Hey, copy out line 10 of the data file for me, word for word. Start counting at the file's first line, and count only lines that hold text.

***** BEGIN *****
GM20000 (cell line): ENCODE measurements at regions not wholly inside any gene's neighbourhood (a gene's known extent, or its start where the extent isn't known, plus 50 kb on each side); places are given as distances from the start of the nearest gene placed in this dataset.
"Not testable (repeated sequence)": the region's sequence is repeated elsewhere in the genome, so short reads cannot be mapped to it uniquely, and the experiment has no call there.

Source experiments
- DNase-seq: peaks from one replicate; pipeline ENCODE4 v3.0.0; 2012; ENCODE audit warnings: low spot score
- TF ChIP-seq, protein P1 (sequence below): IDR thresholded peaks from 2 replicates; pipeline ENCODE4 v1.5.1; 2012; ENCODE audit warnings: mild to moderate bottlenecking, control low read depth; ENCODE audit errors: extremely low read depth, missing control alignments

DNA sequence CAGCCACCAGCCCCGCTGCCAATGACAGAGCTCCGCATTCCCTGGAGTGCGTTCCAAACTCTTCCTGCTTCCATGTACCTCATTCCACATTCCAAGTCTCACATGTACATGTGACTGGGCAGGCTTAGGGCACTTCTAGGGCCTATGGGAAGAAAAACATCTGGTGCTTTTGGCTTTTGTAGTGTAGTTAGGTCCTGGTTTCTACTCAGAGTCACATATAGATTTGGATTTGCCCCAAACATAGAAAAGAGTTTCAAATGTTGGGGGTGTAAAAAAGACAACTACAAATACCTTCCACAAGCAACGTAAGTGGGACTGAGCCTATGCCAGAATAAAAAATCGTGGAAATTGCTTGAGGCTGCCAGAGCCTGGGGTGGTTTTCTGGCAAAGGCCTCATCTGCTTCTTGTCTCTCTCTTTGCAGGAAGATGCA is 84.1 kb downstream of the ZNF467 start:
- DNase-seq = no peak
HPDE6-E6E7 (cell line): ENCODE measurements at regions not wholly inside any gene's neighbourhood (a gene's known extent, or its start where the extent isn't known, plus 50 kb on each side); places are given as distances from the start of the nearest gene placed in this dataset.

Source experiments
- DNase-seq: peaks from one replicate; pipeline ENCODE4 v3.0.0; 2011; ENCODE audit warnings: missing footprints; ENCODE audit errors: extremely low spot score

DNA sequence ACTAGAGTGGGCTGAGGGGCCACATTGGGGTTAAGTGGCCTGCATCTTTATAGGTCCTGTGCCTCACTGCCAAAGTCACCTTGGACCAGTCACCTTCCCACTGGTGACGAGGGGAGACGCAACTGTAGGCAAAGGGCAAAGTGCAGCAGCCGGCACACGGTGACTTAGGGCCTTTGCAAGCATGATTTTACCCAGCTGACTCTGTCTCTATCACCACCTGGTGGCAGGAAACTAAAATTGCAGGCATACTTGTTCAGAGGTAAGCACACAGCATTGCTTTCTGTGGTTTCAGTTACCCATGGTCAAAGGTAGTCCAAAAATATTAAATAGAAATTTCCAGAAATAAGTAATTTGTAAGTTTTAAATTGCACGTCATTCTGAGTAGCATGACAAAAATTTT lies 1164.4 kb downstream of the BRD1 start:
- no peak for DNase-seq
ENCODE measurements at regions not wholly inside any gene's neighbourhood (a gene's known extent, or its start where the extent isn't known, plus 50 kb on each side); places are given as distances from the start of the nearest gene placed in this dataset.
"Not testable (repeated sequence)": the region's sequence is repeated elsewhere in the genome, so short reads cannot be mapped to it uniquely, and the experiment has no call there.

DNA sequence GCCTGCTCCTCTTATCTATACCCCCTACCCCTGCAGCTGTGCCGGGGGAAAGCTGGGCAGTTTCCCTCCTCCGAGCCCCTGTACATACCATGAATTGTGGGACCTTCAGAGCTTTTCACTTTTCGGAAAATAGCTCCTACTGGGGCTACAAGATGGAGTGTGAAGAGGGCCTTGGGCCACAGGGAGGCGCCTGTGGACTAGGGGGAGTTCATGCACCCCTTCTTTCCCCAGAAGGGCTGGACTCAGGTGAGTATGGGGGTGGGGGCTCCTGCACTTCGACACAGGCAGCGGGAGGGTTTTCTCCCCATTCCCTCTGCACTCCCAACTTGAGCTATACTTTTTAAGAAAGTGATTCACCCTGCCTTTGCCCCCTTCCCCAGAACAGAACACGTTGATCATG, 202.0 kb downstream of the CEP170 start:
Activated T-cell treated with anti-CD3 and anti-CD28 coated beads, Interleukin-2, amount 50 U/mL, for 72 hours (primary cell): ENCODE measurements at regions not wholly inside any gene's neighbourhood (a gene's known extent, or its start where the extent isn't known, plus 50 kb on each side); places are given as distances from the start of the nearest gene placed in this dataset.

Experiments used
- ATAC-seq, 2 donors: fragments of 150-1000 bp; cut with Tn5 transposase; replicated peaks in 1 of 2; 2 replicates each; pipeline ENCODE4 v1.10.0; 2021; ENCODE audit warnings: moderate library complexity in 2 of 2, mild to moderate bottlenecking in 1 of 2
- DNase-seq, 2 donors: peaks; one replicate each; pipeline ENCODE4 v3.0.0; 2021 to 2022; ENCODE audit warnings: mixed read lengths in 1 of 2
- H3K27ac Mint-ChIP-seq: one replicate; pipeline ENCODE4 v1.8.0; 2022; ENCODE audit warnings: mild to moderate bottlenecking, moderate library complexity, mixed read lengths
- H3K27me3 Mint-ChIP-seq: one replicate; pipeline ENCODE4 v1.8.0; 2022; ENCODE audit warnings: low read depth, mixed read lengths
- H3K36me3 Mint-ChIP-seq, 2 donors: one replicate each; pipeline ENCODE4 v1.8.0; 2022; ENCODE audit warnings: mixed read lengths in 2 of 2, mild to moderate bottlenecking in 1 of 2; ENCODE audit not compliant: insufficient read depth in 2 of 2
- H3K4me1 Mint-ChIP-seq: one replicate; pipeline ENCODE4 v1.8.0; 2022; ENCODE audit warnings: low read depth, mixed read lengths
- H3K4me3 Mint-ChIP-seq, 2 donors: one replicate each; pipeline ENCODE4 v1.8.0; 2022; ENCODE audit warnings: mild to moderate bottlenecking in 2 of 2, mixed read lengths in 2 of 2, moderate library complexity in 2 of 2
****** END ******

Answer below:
- DNase-seq: peaks from one replicate; pipeline ENCODE4 v3.0.0; 2011; ENCODE audit warnings: missing footprints; ENCODE audit errors: extremely low spot score